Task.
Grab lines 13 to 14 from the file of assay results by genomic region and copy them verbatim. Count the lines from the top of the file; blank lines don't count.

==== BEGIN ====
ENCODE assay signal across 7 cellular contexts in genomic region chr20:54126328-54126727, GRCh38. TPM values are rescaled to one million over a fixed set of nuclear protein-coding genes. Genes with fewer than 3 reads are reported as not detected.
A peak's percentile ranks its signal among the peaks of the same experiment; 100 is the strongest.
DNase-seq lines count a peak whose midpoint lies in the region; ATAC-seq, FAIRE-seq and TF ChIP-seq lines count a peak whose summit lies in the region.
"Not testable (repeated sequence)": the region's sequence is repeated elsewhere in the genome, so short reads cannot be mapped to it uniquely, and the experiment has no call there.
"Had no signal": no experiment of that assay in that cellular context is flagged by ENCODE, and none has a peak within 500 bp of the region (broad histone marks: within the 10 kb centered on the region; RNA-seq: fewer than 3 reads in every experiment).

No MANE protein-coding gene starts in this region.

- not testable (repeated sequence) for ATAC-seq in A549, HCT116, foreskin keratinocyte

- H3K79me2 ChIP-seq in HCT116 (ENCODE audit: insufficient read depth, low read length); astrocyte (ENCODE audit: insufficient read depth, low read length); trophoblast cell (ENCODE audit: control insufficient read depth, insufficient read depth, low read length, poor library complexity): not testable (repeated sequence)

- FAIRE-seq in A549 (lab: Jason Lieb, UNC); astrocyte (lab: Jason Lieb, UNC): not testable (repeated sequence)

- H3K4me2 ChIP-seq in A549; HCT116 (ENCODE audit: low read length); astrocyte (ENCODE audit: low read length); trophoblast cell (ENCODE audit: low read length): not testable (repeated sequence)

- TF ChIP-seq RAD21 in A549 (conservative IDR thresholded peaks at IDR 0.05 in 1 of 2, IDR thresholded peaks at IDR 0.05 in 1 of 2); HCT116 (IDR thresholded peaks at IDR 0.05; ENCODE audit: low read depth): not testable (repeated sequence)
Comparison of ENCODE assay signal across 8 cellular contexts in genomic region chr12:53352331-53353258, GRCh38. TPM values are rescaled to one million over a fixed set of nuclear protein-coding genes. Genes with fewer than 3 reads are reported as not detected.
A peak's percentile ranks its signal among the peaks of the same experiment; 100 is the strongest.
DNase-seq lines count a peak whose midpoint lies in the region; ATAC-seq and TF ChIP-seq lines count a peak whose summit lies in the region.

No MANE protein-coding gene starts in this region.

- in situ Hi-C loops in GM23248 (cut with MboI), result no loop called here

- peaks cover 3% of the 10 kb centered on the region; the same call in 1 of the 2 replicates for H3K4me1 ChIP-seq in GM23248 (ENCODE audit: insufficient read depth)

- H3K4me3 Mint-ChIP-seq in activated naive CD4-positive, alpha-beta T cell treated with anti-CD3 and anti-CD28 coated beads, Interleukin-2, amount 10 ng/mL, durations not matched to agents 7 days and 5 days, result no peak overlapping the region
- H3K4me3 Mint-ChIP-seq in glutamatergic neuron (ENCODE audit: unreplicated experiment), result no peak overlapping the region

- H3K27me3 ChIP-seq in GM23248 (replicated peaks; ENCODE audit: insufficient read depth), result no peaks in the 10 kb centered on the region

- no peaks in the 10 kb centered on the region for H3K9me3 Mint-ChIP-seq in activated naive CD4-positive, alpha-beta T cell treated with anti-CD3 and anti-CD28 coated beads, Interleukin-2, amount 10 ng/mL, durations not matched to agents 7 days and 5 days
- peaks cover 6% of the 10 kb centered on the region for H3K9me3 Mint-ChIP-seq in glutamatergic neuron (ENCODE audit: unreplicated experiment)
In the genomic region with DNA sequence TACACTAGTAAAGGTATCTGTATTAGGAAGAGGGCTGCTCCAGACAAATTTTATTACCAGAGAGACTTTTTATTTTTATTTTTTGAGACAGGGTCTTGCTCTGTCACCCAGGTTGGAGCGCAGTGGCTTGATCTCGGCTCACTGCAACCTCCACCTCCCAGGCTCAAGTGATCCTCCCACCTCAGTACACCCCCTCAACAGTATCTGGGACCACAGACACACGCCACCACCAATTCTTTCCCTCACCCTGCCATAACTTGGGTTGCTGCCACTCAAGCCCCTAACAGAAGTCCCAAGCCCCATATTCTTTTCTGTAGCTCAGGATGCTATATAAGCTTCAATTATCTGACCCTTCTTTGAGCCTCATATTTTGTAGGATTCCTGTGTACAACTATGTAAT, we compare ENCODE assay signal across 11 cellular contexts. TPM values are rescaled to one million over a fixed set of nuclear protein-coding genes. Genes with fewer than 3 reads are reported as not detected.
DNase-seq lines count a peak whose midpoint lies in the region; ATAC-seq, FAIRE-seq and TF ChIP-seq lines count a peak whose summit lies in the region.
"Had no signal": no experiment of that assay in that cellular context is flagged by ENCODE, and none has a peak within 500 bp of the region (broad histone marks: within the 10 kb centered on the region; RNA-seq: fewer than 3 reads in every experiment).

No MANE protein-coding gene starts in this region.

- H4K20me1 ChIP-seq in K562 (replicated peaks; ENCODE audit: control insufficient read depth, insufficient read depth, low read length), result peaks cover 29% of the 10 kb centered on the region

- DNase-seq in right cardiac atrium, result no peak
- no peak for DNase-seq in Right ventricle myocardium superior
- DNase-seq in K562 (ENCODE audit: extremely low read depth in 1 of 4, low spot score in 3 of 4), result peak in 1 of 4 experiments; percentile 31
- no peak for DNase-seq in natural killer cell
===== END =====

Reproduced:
A peak's percentile ranks its signal among the peaks of the same experiment; 100 is the strongest.
DNase-seq lines count a peak whose midpoint lies in the region; ATAC-seq and TF ChIP-seq lines count a peak whose summit lies in the region.